Section Readings

Weekly Discussion Sections & Readings
Group 1: Friday 1:00pm - 2:00pm
Group 2: Tuesday 6:00pm - 7:00pm

In each section, we will have a discussion of two papers assigned below.

Exact format will be determined based on the size of the class. However, tentatively, we require the following
  • Students are expected to bring approx. a half page (2-3 paragraph) summaries of each paper to the section. (we will collect a hard copy during each session, but if you'd like to save some trees, we will accept electronic submission. Please submit PDF to BEFORE each section).
  • Students will give approx. 20 min presentations about each paper. (To sign up for presentations, see the spreadsheet below)
  • Students will be graded on a combination of the written summary, presentation, and participation in discussions.

Section Readings

Introduction to Personalized Medicine:

Session 1: Next-Gen Sequencing 
  • Goodwin S. et al. "Coming of age: ten years of next-generation sequencing technologies" Nature Reviews Genetics. 17 (2016) PDF
  • Wheeler DA et al. "The complete genome of an individual by massively parallel DNA sequencing,” Nature. 452:872-876 (2008) PDF 

Session 2: Proteomics/Sequence Alignment 

Session 3: Sequence Alignment/Machine learning 
  • Altschul SF, Gish W, Miller W, Myers EW, Lipman DJ. (1990) Basic local alignment search tool. Journal of Molecular Biology, 215(3):403-10. PMID: 2231712. PDF 
  • T.F. Smith and M.S. Waterman. (1981) Identification of common molecular subsequences. Journal of Molecular Biology,147(1): 195-7. PMID: 7265238. PDF  
  • Yip, KY, Cheng, C, Gerstein, M (2013). Machine learning and genome annotation: a match meant to be?. Genome Biol., 14, 5:205. PDF 

Session 4: Bioinformatics for Next-Gen Sequencing 
  • Rozowsky, J, Euskirchen, G, Auerbach, RK, Zhang, ZD, Gibson, T, Bjornson, R, Carriero, N, Snyder, M, Gerstein, MB (2009). PeakSeq enables systematic scoring of ChIP-seq experiments relative to controls. Nat. Biotechnol., 27, 1:66-75 PDF 
  • Cooper, GM, Shendure, J (2011). Needles in stacks of needles: finding disease-causal variants in a wealth of genomic data. Nat. Rev. Genet., 12, 9:628-40 PDF

Session 5: Networks 
  • Ekman D, Light S, Björklund AK, Elofsson A. (2006) What properties characterize the hub proteins of the protein-protein interaction network of Saccharomyces cerevisiae? Genome Biol. 2006;7(6):R45. PDF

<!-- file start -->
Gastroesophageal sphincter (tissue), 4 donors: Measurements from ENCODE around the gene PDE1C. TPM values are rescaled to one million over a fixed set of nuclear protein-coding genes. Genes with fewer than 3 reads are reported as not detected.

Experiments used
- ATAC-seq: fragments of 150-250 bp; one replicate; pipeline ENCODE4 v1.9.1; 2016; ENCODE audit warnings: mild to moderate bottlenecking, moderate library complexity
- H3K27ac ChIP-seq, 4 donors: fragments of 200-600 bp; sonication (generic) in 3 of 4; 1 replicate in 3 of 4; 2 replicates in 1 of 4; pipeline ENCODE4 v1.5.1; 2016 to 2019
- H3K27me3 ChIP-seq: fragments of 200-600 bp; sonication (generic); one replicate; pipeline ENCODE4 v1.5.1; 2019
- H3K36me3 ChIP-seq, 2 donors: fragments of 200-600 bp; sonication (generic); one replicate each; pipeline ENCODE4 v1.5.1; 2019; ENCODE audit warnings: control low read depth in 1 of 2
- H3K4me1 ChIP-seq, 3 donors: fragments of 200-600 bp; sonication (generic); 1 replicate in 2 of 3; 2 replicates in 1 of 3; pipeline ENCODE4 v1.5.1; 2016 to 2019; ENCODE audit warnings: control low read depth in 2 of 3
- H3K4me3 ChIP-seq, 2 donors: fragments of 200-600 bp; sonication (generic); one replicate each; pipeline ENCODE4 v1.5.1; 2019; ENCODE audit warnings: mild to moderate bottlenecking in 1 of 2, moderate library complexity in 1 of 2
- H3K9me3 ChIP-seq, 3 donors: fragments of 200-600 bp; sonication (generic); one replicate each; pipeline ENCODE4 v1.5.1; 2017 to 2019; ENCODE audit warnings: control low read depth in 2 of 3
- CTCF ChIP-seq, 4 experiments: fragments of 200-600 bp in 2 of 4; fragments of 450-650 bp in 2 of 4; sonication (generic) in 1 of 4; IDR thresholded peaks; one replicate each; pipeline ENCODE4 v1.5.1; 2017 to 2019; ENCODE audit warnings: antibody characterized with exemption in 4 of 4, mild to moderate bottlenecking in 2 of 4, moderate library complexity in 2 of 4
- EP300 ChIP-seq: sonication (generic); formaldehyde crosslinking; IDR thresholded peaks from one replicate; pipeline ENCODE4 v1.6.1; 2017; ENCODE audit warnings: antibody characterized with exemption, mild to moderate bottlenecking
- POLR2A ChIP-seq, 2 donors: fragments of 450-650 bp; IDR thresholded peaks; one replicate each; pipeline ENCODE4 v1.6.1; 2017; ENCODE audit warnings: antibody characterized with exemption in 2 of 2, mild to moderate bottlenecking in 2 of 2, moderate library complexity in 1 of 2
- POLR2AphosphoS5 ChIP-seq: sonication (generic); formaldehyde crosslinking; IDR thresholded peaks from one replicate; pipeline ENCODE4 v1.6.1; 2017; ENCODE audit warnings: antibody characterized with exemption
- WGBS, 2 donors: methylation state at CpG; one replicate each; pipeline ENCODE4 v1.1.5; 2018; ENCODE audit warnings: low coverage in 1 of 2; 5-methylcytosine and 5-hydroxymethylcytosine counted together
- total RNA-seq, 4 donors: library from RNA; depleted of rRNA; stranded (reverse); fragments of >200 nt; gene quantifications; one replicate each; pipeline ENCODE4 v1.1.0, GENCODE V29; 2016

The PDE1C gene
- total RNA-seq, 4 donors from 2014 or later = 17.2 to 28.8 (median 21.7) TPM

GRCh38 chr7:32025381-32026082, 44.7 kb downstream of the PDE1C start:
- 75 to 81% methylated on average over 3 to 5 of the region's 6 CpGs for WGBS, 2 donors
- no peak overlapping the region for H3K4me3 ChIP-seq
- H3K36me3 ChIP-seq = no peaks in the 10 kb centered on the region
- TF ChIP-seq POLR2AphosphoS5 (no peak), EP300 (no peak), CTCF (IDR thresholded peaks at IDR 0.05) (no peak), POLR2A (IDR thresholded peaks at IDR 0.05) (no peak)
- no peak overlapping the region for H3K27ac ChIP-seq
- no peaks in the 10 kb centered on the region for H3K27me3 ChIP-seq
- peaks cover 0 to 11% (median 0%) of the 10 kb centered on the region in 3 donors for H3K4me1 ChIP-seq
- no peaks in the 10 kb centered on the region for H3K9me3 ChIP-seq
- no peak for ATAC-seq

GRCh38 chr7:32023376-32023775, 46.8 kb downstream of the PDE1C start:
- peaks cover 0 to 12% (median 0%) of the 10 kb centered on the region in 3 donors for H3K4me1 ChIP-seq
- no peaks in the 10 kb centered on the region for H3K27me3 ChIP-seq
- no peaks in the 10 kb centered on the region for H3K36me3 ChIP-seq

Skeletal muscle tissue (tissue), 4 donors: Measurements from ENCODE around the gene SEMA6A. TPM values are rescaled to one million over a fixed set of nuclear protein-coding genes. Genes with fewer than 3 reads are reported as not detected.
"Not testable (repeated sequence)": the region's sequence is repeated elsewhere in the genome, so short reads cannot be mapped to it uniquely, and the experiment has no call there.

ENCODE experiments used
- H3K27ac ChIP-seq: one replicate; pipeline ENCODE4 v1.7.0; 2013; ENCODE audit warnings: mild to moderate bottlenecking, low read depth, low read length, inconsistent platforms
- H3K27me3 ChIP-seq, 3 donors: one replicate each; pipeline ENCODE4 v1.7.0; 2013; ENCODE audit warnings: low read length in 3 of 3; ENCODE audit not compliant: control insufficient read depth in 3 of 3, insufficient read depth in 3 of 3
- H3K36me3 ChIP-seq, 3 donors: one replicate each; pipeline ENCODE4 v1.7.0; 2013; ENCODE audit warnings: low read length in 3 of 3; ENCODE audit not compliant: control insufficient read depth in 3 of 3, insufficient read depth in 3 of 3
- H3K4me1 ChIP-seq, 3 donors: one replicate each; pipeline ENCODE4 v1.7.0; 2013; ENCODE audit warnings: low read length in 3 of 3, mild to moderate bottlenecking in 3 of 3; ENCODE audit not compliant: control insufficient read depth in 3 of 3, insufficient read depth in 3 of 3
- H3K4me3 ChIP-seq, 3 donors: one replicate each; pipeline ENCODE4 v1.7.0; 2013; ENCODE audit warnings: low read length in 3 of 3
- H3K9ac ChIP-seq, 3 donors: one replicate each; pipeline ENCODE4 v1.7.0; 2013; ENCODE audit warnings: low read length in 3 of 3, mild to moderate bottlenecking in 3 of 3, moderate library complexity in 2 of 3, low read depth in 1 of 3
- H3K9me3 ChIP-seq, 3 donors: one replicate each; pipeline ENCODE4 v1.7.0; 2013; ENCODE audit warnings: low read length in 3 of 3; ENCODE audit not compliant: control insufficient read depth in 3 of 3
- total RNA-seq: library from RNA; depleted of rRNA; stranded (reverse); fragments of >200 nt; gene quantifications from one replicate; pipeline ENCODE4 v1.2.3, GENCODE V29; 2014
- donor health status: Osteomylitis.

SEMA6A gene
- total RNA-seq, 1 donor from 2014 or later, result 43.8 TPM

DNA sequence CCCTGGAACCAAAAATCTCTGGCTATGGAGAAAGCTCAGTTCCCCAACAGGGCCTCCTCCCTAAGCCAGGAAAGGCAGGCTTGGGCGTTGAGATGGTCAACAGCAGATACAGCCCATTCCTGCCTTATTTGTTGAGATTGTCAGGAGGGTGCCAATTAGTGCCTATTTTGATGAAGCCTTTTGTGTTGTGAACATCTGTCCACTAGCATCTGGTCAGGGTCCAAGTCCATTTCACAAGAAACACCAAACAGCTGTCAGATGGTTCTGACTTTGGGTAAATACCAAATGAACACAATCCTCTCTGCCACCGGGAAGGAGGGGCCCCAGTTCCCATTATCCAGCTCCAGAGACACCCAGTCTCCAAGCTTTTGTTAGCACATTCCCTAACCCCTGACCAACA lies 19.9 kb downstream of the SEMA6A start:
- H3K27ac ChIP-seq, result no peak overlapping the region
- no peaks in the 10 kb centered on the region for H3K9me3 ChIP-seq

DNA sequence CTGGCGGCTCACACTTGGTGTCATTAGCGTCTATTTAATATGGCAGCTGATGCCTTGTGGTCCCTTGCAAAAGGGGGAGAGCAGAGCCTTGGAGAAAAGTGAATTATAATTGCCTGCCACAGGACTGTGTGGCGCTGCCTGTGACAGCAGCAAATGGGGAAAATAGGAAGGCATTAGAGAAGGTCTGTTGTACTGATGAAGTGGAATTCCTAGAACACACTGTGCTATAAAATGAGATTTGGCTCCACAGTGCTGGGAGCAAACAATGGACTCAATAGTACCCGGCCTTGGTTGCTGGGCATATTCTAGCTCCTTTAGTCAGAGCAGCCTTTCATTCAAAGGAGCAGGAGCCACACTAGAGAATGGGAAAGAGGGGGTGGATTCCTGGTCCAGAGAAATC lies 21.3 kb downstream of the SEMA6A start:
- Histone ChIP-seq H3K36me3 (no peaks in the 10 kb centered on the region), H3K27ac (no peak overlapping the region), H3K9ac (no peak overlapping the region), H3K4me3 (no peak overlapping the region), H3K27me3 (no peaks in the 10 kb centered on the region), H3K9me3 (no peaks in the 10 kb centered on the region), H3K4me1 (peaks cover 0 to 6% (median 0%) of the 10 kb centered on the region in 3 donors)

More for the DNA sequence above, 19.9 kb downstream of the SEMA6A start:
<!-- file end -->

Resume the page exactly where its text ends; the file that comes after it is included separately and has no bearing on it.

• Barabási, AL, Oltvai, ZN (2004). Network biology: understanding the cell's functional organization. Nat. Rev. Genet., 5, 2:101-13. PDF 

Session 6: Immunological Modeling/Semantic Web 
  • Perelson AS. Modelling viral and immune system dynamics. Nat Rev Immunol. 2002 Jan;2(1):28-36. PDF 
  • Antezana E, Egaña M, Blondé W, Illarramendi A, Bilbao I, De Baets B, Stevens R, Mironov V, Kuiper M. (2009) The Cell Cycle Ontology: an application ontology for the representation and integrated analysis of the cell cycle process. Genome Biol. 2009;10(5):R58. Epub 2009 May 29. PDF 

Session 7: Protein Simulation 1 
  • Martin Karplus and J. Andrew McCammon. (2002) Molecular dynamics simulations of biomolecules. Nature Structural Biology,9, 646-52. PMID: 12198485.PDF 
  • Zhou, AQ, O'Hern, CS, Regan, L (2011). Revisiting the Ramachandran plot from a new angle. Protein Sci., 20, 7:1166-71 PDF 

Session 8: Protein Simulation 2 
  • Dill KA, Ozkan SB, Shell MS, Weikl TR. (2008) The Protein Folding Problem.Annu Rev Biophys,9, 37:289-316. PMID: 2443096.PDF 
  • Bowman GR, Beauchamp KA, Boxer G, Pande VS. “Progress and challenges in the automated construction of Markov state models for full protein systems,” J. Chem. Phys. 131 (2009) 124101 PDF
Session 9: CRISPR off target prediction
  • Shengdar Q. Tsai and J. Keith Joung (2016) Defining and improving the genomewide specificities of CRISPR–Cas9 nucleases PDF 
  • Alexendar R Perez et al. (2017) GuideScan software for improved single and paired CRISPR guide RNA design PDF

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